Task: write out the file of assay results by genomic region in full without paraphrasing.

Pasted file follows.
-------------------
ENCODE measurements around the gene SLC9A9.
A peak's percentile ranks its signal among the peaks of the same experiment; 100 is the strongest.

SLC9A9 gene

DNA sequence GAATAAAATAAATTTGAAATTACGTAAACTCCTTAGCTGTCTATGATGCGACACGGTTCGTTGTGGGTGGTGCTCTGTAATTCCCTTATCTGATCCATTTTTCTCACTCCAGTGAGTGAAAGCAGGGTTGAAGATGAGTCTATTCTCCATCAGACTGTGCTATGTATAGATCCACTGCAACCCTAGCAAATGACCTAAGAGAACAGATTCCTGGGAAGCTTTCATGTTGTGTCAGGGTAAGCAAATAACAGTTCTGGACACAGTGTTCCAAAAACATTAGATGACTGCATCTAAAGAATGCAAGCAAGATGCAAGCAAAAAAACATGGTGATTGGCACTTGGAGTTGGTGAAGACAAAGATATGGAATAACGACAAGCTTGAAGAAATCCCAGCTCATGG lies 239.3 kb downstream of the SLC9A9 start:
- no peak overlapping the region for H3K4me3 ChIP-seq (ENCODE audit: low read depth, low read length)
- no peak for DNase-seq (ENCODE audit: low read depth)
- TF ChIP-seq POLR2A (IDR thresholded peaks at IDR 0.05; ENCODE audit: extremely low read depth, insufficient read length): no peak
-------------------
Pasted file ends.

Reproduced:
ENCODE measurements around the gene SLC9A9.
A peak's percentile ranks its signal among the peaks of the same experiment; 100 is the strongest.

SLC9A9 gene

DNA sequence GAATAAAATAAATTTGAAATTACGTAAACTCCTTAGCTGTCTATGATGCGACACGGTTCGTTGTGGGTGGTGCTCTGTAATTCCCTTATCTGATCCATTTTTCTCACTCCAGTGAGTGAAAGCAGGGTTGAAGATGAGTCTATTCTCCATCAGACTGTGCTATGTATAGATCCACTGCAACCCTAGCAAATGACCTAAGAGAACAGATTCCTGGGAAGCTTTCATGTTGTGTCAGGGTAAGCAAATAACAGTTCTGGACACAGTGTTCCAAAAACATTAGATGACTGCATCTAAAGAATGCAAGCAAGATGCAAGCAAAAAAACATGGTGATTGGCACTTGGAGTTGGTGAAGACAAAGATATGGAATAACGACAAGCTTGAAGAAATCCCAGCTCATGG lies 239.3 kb downstream of the SLC9A9 start:
- no peak overlapping the region for H3K4me3 ChIP-seq (ENCODE audit: low read depth, low read length)
- no peak for DNase-seq (ENCODE audit: low read depth)
- TF ChIP-seq POLR2A (IDR thresholded peaks at IDR 0.05; ENCODE audit: extremely low read depth, insufficient read length): no peak